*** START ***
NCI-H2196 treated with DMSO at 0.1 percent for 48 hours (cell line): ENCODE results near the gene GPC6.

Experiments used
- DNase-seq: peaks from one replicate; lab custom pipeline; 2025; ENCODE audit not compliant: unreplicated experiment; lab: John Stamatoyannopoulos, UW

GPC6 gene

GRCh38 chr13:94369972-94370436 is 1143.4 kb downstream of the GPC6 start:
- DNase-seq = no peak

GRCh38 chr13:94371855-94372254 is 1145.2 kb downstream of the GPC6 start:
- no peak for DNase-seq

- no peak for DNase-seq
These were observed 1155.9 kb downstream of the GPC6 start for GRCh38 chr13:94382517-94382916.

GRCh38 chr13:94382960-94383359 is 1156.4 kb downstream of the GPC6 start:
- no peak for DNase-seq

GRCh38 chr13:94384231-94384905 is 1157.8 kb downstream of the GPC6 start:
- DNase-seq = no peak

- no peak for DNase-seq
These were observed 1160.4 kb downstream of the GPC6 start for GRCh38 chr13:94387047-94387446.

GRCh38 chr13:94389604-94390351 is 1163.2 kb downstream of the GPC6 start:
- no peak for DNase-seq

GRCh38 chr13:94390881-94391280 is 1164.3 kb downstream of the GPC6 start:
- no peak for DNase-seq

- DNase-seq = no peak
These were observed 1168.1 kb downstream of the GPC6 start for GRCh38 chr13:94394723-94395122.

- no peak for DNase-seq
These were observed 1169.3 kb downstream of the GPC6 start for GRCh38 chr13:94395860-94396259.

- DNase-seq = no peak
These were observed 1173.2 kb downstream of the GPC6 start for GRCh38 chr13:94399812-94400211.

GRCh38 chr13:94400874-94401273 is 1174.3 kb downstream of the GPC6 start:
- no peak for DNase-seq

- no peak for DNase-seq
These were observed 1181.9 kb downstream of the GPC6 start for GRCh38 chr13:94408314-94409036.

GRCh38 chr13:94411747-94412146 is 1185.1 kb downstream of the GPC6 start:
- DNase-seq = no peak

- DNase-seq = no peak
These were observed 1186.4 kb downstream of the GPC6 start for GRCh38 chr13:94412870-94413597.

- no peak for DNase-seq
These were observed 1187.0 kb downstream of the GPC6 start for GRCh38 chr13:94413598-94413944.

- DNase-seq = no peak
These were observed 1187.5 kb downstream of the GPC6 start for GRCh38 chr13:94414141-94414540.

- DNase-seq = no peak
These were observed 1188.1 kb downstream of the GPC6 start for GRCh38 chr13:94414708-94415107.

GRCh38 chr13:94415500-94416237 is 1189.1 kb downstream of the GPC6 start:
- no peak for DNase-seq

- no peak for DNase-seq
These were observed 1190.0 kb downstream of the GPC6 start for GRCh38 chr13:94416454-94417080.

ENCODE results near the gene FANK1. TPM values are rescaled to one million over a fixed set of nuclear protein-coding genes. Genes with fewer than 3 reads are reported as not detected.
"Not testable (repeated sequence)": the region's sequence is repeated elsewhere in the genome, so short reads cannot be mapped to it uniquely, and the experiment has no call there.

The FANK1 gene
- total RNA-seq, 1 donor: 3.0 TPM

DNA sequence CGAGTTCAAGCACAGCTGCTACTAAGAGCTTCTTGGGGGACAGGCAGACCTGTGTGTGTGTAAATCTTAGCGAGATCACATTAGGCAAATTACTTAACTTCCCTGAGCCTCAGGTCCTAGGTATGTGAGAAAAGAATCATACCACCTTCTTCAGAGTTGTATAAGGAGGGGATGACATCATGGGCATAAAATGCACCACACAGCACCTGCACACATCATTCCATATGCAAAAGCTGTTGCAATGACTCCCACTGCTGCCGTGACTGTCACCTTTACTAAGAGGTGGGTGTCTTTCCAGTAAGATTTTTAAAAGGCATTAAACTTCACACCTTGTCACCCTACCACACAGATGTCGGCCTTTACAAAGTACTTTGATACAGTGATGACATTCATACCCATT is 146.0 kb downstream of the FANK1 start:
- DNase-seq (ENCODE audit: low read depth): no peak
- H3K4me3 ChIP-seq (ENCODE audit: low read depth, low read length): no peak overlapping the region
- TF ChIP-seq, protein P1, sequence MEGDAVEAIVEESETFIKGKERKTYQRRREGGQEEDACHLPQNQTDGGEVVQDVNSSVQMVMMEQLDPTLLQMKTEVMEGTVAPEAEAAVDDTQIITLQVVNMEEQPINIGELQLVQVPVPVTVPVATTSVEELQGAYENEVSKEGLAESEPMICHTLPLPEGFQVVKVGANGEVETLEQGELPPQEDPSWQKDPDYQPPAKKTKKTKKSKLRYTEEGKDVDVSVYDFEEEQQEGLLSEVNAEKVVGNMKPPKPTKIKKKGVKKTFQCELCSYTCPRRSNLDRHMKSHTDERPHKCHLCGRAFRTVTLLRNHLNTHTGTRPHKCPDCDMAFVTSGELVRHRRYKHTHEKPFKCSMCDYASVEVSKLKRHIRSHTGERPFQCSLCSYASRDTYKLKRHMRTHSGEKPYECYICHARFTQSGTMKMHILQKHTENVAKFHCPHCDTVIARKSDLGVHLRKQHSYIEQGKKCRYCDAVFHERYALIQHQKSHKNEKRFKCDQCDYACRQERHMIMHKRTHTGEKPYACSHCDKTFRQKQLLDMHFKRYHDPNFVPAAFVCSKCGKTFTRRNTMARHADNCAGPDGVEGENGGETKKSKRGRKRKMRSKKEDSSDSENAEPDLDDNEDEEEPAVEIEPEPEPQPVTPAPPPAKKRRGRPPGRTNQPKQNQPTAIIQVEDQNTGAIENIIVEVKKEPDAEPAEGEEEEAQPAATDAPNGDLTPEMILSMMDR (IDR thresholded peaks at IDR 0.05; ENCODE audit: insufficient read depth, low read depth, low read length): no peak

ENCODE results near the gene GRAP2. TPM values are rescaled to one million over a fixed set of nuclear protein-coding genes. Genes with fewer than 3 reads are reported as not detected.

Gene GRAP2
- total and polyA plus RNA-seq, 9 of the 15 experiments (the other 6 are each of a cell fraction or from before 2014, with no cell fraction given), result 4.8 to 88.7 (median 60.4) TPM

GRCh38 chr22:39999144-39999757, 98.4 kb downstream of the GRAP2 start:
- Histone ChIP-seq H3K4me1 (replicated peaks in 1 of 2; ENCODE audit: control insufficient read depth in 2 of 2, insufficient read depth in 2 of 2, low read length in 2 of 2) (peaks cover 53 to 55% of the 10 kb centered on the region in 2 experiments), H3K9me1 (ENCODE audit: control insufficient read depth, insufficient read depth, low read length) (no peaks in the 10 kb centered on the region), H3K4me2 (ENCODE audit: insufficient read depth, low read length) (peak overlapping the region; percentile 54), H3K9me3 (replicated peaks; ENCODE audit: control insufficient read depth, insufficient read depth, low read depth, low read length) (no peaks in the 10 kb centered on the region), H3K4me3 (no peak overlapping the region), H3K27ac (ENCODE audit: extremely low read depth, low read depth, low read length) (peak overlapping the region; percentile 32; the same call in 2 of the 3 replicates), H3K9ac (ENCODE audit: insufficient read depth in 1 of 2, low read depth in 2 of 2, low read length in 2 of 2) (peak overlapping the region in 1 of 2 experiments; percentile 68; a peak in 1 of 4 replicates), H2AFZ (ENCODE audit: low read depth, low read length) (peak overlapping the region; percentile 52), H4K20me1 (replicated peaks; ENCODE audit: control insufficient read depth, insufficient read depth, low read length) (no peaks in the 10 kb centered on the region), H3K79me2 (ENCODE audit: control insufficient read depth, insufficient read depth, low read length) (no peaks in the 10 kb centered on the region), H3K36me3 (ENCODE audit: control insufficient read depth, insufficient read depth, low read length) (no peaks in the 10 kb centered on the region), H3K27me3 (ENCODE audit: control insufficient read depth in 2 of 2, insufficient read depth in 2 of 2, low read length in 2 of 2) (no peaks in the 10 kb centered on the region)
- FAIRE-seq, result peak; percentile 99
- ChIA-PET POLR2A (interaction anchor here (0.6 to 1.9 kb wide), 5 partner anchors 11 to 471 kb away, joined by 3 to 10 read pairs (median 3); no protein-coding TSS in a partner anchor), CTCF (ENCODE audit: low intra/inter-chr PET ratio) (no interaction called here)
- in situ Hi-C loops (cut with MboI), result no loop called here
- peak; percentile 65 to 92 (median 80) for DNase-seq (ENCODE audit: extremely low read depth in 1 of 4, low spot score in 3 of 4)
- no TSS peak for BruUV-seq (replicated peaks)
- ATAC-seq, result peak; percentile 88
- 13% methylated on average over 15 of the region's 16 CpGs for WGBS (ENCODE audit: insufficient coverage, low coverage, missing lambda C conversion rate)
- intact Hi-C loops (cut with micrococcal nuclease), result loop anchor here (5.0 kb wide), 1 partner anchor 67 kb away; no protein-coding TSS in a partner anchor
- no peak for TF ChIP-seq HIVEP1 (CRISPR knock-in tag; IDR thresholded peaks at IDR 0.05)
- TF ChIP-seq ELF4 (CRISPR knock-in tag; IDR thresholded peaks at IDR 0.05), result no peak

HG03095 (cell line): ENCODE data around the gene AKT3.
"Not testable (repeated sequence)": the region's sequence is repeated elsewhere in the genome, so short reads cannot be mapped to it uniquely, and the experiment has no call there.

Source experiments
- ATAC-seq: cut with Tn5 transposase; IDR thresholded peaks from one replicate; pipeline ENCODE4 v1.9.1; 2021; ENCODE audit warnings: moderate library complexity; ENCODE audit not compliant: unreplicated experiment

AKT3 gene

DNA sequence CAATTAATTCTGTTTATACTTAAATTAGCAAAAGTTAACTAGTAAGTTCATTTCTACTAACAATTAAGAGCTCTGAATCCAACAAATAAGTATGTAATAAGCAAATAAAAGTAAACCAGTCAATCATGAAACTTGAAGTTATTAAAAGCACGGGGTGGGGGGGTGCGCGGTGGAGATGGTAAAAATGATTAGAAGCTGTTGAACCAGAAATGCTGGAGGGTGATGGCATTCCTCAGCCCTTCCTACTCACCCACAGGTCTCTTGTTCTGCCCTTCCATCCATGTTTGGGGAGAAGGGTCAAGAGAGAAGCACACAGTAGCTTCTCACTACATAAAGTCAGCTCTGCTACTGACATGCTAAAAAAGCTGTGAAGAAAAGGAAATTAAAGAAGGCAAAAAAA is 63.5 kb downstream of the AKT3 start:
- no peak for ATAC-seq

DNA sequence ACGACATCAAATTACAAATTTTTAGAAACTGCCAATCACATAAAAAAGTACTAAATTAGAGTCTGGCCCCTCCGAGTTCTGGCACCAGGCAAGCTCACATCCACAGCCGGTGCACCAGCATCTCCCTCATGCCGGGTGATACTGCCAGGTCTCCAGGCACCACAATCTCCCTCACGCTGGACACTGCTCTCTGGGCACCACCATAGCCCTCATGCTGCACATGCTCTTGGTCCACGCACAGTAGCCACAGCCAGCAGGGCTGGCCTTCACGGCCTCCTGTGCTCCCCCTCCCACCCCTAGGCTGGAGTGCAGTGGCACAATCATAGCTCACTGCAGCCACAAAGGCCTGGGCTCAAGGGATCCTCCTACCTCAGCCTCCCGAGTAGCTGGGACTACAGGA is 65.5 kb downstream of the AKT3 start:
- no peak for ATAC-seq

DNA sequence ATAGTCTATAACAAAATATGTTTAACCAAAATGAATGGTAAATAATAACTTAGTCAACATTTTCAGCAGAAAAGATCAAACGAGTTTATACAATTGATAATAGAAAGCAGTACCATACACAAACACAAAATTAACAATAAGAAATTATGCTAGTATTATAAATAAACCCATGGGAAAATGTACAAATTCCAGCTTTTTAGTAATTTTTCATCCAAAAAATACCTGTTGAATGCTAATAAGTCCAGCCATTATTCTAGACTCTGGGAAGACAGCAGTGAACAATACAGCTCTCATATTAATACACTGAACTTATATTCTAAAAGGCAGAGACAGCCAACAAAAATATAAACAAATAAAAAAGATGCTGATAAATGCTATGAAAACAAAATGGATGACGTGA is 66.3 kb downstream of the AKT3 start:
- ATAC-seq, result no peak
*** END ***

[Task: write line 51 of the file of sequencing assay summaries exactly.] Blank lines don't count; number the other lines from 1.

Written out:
- H3K4me3 ChIP-seq (ENCODE audit: low read depth, low read length): no peak overlapping the region